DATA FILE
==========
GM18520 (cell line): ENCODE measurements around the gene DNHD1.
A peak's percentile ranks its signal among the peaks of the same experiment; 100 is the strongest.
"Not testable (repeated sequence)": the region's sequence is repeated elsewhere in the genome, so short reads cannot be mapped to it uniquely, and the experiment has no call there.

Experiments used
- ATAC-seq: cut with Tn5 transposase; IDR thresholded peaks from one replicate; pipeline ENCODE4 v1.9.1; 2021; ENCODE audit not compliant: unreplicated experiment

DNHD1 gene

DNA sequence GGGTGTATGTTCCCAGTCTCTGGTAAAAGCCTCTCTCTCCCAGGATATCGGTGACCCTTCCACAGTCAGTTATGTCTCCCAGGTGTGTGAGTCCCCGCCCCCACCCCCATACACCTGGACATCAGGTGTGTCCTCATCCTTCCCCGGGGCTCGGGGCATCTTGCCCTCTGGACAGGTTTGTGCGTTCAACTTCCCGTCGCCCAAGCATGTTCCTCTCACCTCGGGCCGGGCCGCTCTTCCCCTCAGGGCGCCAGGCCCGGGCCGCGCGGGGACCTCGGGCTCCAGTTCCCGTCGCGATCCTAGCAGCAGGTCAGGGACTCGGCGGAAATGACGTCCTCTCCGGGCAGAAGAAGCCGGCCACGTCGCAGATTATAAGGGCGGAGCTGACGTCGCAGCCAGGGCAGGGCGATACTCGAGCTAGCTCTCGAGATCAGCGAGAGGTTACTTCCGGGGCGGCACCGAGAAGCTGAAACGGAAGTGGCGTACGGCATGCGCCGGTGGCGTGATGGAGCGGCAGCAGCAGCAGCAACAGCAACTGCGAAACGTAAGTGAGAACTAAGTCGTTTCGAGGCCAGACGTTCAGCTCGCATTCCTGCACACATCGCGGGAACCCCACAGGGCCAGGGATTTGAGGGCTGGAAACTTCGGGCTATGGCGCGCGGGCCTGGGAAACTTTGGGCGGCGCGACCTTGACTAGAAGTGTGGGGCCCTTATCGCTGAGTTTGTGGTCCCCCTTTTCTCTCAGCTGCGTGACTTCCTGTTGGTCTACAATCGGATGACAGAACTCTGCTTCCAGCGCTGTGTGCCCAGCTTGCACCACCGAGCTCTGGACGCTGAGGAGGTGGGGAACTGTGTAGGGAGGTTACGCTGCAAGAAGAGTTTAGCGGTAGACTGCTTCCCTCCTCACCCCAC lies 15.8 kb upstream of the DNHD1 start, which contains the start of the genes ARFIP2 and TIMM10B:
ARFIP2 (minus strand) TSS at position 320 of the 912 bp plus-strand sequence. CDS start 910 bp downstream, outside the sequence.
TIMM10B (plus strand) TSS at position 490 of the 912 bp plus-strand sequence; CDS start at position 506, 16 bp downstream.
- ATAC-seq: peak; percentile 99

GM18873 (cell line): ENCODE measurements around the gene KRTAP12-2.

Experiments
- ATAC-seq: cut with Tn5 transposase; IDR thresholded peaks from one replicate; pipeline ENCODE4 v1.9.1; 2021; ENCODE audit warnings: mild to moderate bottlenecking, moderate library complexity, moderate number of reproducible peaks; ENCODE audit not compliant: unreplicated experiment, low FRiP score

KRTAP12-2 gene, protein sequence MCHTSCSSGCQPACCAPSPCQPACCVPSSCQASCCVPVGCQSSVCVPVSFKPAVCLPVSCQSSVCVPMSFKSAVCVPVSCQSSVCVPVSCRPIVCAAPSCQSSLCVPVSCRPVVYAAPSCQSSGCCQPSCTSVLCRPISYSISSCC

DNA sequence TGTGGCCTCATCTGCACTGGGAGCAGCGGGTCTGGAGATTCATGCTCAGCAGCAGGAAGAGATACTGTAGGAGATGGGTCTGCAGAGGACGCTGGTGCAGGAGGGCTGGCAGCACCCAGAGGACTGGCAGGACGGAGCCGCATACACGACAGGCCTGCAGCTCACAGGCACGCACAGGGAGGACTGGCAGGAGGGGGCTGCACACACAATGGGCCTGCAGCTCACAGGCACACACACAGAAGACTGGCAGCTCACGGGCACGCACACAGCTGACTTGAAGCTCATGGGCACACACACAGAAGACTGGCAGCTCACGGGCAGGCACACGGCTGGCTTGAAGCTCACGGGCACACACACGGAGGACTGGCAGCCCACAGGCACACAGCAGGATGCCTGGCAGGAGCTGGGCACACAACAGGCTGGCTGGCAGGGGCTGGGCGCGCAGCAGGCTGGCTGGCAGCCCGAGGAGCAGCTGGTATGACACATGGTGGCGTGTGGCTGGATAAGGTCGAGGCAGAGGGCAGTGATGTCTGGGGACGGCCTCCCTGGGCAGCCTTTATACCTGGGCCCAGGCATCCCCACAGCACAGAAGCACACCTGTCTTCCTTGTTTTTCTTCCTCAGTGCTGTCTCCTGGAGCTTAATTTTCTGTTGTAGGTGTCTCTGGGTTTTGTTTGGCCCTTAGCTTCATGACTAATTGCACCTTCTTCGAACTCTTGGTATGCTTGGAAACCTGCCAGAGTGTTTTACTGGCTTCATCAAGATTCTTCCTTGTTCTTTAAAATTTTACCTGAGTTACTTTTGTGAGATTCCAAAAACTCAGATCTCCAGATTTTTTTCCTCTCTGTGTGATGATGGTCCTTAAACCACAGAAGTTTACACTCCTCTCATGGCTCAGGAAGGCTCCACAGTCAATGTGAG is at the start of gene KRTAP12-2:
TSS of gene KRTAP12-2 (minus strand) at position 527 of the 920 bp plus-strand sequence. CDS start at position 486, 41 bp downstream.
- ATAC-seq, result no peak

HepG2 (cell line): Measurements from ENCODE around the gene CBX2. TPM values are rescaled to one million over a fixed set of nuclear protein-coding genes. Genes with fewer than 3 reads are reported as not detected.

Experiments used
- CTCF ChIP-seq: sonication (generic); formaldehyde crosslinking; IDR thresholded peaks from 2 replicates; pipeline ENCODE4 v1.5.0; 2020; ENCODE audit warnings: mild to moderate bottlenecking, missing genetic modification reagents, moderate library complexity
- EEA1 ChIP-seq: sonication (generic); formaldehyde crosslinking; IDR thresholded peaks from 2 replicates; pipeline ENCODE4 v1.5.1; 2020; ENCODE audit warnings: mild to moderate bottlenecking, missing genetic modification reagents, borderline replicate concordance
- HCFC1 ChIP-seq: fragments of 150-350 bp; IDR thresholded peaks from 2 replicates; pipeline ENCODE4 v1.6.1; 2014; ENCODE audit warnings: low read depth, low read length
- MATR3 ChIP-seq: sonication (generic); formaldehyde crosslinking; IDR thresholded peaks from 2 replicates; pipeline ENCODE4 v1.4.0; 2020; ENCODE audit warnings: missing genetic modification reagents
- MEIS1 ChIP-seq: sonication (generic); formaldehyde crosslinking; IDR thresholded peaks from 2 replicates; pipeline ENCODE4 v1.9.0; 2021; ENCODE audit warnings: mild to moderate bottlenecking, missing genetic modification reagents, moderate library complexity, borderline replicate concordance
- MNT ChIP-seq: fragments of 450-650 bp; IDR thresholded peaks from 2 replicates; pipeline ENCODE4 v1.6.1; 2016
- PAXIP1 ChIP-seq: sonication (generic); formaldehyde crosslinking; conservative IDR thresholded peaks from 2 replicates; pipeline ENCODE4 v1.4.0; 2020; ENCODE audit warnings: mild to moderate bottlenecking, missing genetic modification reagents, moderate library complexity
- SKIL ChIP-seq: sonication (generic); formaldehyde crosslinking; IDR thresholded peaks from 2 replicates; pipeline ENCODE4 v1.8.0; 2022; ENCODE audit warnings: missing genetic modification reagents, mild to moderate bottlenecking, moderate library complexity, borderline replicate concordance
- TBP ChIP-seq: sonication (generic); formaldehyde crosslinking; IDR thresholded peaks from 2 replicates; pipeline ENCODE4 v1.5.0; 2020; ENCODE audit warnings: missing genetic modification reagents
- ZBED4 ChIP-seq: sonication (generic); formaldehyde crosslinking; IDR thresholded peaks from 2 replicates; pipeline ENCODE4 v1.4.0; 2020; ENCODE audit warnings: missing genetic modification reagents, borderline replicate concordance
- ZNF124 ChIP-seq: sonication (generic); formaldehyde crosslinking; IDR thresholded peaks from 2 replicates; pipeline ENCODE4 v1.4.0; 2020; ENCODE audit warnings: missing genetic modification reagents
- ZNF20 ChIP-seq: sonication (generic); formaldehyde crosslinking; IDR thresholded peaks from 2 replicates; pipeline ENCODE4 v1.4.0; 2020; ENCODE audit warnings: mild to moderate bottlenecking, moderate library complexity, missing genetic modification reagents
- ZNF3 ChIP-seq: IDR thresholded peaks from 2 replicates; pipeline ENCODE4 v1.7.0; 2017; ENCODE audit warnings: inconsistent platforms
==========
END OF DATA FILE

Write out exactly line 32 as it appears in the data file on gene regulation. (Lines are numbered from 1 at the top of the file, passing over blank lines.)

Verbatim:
- ZNF3 ChIP-seq: IDR thresholded peaks from 2 replicates; pipeline ENCODE4 v1.7.0; 2017; ENCODE audit warnings: inconsistent platforms